The vision of Fred Hollows open a million eyes

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Auckland, May 19, 2017

The Fred Hollows Foundation has reached a record with over 1 million eye operations and treatments achieved in just one year, for the first time in its history.

Chief Executive Brian Doolan described the achievement as ‘an important milestone that brings pride in all.’

“We are now so much closer to our goal of ending avoidable blindness,” he said.

Legendary New Zealander

The Fred Hollows Foundation carries on the work of a legendary New Zealander, the late Professor Fred Hollows. He was an internationally acclaimed eye surgeon and social justice activist who championed the right of all people to high quality and affordable eye care. The Fred Hollows Foundation shares his vision of a world where no one is needlessly blind, and works to end avoidable blindness in developing countries across Asia, Africa and the Pacific.

Proud achievement
The Foundation reached the record more than 20 years after the death of Fed Hollows.

“Fred would never have imagined that the Foundation would grow to achieve so much and transform the lives of so many millions of people in the world’s poorest communities,” Founding Director Gabi Hollows said.

With the Foundation’s eye care specialists performing over 1,004,975 operations and treatments in 2016, the charity has seen more than 10% increase than on the previous year. These included 147,000 sight-restoring or sight-saving cataract operations, performed in some of the poorest communities around the globe.

Foundation Executive Director Andrew Bell said, “Fred fought tirelessly for a world where no one is needlessly blind. Reaching over one million operations and treatments in a single year is a tribute to the global organisation and its commitment to Fred’s unstoppable nature. A nature that inspired a new generation to carry on his sight-restoring work – with these sorts of staggering results.”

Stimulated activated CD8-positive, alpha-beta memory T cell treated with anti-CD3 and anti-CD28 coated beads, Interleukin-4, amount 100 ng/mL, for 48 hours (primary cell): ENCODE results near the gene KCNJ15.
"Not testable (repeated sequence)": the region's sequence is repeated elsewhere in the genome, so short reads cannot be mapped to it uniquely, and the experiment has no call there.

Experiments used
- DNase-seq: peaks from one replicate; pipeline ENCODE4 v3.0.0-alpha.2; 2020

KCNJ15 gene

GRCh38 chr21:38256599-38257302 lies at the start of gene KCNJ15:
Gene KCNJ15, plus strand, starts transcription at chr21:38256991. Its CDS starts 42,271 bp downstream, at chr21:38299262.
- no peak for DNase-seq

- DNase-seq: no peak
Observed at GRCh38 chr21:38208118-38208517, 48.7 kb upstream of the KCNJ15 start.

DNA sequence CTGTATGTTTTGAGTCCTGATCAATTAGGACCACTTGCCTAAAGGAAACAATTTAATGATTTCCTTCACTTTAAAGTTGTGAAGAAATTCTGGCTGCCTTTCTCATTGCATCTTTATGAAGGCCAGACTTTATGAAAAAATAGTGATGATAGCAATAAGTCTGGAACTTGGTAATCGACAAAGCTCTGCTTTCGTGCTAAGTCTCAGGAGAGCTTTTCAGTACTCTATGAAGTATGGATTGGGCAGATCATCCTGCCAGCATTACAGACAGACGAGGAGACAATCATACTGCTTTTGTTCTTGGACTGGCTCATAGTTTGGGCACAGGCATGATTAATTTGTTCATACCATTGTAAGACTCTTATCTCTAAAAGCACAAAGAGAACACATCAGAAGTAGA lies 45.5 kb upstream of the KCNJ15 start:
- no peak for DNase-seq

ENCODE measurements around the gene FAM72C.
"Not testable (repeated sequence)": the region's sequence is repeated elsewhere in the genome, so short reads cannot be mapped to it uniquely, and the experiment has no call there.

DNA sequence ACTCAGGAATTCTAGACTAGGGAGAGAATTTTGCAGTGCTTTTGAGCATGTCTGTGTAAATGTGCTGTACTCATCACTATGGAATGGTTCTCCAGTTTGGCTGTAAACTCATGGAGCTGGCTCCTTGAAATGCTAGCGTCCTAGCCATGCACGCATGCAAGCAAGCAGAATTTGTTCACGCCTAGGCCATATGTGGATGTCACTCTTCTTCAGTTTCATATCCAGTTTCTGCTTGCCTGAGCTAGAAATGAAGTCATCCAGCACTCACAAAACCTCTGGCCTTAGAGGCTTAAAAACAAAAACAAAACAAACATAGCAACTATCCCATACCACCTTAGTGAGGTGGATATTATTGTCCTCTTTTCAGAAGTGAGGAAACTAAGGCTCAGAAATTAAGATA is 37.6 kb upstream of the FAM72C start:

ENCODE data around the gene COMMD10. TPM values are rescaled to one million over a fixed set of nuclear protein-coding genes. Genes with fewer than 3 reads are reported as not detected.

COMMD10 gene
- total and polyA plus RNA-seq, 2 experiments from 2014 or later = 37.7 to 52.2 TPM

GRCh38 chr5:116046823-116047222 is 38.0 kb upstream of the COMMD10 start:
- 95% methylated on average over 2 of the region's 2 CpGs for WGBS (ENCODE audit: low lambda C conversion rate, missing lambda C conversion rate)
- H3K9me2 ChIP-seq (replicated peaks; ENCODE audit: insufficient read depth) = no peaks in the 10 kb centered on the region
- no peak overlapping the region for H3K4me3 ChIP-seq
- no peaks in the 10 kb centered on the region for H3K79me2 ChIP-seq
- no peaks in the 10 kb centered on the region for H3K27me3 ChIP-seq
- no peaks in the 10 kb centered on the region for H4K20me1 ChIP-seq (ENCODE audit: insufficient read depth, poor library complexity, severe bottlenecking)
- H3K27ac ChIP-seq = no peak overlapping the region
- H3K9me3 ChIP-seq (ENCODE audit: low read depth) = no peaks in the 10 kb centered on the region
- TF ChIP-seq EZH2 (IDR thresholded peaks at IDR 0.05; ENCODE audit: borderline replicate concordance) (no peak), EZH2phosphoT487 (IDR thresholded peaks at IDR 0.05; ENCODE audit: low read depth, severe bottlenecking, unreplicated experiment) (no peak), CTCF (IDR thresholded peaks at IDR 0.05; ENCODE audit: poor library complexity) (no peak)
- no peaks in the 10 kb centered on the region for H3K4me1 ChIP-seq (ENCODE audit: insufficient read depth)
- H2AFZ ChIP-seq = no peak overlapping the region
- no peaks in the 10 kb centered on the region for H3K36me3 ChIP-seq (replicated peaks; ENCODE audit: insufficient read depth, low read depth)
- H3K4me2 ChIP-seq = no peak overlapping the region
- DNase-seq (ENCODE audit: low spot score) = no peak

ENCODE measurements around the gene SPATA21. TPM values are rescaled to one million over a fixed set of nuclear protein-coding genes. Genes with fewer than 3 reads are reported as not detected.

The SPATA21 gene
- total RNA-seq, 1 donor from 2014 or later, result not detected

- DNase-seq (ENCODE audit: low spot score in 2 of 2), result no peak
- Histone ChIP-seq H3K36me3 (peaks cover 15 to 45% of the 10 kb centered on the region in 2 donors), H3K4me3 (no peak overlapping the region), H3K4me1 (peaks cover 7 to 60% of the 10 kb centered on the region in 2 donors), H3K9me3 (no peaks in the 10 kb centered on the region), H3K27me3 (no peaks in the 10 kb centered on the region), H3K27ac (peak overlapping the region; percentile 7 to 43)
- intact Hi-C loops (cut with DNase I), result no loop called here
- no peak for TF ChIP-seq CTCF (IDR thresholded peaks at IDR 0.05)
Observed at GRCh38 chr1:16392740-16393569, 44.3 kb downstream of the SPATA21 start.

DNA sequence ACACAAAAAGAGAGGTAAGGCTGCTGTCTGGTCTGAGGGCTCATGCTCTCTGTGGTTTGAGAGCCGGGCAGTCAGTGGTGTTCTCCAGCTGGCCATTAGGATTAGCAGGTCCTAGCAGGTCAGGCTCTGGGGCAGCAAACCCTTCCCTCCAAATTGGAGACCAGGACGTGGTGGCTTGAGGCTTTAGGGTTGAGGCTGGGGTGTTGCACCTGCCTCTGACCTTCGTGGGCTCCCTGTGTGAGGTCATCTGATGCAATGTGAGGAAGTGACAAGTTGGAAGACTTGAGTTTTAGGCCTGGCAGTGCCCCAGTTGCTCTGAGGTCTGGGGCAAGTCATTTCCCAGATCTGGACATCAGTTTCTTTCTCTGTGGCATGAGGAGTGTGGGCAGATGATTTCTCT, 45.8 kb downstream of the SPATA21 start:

A historic perspective

The Fred Hollows Foundation of New Zealand was established 25 years ago and it initially raised money to support the global organisation, which works to end avoidable blindness in over 25 countries around the world.

Then, in 2002, the New Zealand Foundation began restoring sight and training eye health workers in the Pacific Islands, Papua New Guinea and Timor-Leste, where four out of five people who are blind, need not be so.

Last year in the Pacific region, the New Zealand Foundation also other outstanding results: (a) 82,242 people had consultations with The Foundation’s eye care team (b) 6947 sight-saving surgeries were performed, restoring independence and dignity (c) 21 eye care professionals graduated and returned to their home countries, contributing to the growth of a solid eye care system across the Pacific.

“These are incredible results for people suffering needlessly from blindness. This is proof of Fred’s vision being made into a reality and shows what can happen when thousands of selfless New Zealander’s help us work towards a world where no one is needlessly blind,” Mr Bell said.

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Fred Hollows

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